19 found
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David J. Doukas [15]David John Doukas [4]
  1.  9
    David J. Doukas (2006). The Medical-Social Education Compact and the Medical Learner. Advances in Bioethics 10:185-209.
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  2.  2
    Johanna Shapiro, Lois L. Nixon, Stephen E. Wear & David J. Doukas (2015). Medical Professionalism: What the Study of Literature Can Contribute to the Conversation. Philosophy, Ethics, and Humanities in Medicine 10 (1):10.
    Medical school curricula, although traditionally and historically dominated by science, have generally accepted, appreciated, and welcomed the inclusion of literature over the past several decades. Recent concerns about medical professional formation have led to discussions about the specific role and contribution of literature and stories. In this article, we demonstrate how professionalism and the study of literature can be brought into relationship through critical and interrogative interactions based in the literary skill of close reading. Literature in medicine can question the (...)
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  3.  3
    David J. Doukas (2004). Returning to Professionalism: The Re-Emergence of Medicine's Art. American Journal of Bioethics 4 (2):18 – 19.
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  4.  5
    David J. Doukas (2003). Where Is the Virtue in Professionalism? Cambridge Quarterly of Healthcare Ethics 12 (02):147-154.
    There is a wind of change about to affect the training of all house officers in the United States. The Accreditation Council of Graduate Medical Education has promulgated a set of general competencies for all U.S.-trained residents, with a major thrust focused on bioethics and professionalism that will likely catch residency directors unaware. The ACGME's General Competencies document globally addresses many relationship-based ethical roles and responsibilities of house officers in healthcare. Of note, this document contains a specific section on professionalism. (...)
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  5.  38
    David J. Doukas, Toni Antonucci & Daniel W. Gorenflo (1992). A Multigenerational Study on the Correlation of Values and Advance Directives. Ethics and Behavior 2 (1):51 – 59.
    The development of the Values History instrument for use in advance directive decision making has raised the question of the importance of values in eliciting advance directives. This pilot study examines the relationship between the domains of values and advance directives drawn from the Values History in three generation intrafamily triads. Significant correlations between values and advance directives were found primarily within the youngest generation. Results reveal a relatively high familiarity by the participants of the various established forms of advance (...)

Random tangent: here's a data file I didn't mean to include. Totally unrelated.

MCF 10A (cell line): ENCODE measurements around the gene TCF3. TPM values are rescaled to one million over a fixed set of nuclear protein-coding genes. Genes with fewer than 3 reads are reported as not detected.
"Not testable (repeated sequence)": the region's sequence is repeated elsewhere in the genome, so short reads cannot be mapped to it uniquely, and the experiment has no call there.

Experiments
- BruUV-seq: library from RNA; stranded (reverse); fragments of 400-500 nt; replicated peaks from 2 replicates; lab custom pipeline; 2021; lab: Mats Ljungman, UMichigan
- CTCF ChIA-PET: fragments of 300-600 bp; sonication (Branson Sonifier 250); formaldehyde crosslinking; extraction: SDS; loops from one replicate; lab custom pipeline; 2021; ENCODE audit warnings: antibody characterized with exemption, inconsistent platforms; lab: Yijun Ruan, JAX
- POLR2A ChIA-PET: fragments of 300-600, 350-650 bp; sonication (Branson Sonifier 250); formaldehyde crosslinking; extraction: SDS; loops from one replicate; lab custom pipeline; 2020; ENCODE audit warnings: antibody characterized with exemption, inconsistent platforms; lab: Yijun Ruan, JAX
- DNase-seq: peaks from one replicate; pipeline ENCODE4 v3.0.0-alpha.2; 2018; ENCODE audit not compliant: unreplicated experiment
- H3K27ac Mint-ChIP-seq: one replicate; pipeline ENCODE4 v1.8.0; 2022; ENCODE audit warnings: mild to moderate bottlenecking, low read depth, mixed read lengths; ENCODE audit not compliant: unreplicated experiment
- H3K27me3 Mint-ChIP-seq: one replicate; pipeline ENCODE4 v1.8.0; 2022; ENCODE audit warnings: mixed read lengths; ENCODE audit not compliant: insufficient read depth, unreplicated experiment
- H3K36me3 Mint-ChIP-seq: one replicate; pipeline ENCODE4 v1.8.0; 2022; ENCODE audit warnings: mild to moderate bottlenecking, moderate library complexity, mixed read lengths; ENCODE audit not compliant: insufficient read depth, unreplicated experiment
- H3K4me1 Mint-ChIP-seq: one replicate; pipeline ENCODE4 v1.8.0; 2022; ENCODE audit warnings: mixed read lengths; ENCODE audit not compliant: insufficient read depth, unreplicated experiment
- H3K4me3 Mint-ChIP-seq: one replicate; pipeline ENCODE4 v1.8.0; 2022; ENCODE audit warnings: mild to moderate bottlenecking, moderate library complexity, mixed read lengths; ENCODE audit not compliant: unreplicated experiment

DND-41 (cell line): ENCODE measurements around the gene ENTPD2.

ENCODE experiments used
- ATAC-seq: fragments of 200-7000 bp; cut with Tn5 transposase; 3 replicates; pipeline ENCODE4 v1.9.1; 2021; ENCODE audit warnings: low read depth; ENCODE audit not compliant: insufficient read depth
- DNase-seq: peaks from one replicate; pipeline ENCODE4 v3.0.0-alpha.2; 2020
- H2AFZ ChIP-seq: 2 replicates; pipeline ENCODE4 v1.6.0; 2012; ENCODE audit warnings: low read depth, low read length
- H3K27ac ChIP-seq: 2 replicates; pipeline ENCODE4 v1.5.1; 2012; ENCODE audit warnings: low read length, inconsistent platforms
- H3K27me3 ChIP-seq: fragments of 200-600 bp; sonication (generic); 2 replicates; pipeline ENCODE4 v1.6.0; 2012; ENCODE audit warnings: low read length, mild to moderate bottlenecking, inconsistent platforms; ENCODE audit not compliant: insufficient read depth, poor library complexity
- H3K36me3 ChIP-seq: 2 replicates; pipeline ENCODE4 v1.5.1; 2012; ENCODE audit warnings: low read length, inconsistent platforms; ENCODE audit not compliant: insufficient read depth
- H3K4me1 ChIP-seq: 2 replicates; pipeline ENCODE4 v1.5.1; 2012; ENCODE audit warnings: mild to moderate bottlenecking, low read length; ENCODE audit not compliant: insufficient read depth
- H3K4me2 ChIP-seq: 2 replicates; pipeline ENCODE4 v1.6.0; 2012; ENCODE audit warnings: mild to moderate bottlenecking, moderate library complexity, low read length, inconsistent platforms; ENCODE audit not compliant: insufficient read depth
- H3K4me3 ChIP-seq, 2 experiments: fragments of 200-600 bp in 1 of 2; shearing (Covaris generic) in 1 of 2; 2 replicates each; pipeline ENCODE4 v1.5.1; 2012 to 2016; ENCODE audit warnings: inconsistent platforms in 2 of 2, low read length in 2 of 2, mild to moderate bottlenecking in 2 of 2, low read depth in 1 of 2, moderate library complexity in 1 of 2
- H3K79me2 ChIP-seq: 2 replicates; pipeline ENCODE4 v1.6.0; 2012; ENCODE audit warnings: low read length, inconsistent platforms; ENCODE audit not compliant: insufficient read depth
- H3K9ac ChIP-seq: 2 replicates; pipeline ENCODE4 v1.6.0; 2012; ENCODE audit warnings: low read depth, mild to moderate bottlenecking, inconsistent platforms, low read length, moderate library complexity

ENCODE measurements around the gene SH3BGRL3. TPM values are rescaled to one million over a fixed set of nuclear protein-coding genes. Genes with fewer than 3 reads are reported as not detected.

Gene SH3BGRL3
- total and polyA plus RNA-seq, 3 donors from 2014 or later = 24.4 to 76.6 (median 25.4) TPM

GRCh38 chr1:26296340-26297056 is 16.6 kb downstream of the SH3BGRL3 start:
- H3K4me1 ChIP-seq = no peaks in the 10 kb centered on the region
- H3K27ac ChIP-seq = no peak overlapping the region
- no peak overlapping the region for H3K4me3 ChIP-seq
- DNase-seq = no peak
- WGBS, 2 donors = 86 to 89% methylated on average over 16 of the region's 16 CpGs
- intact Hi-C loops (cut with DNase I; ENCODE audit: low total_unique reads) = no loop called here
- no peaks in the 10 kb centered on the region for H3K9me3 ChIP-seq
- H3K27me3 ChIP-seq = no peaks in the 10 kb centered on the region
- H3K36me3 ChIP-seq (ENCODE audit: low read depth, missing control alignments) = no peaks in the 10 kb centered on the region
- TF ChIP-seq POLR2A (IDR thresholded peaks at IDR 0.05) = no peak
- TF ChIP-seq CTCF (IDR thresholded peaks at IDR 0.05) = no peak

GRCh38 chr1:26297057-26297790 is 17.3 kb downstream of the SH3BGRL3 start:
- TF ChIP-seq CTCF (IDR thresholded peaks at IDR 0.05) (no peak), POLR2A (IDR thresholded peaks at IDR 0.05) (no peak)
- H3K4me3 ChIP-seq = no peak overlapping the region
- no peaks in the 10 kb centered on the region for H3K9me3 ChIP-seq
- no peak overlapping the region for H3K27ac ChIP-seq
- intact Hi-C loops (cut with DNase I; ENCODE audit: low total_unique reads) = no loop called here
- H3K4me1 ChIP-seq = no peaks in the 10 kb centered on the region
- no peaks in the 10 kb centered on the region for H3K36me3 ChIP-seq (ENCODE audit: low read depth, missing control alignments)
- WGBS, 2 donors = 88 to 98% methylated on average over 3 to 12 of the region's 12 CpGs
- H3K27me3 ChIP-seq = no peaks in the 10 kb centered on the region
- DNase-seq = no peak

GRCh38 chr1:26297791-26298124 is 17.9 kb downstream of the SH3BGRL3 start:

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  6.  0
    Kinh Luan Phan, David John Doukas & Michael D. Fetters (1995). Religious Leaders' Attitudes and Beliefs About Genetics Research and the Human Genome Project. Journal of Clinical Ethics 6 (3):237.
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  7.  28
    David J. Doukas & Jessica W. Berg (2001). The Family Covenant and Genetic Testing. American Journal of Bioethics 1 (3):2 – 10.
    The physician-patient relationship has changed over the last several decades, requiring a systematic reevaluation of the competing demands of patients, physicians, and families. In the era of genetic testing, using a model of patient care known as the family covenant may prove effective in accounting for these demands. The family covenant articulates the roles of the physician, patient, and the family prior to genetic testing, as the participants consensually define them. The initial agreement defines the boundaries of autonomy and benefit (...)
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  8.  27
    David J. Doukas, Using the Family Covenant in Planning End-of-Life Care: Obligations and Promises of Patients, Families, and Physicians.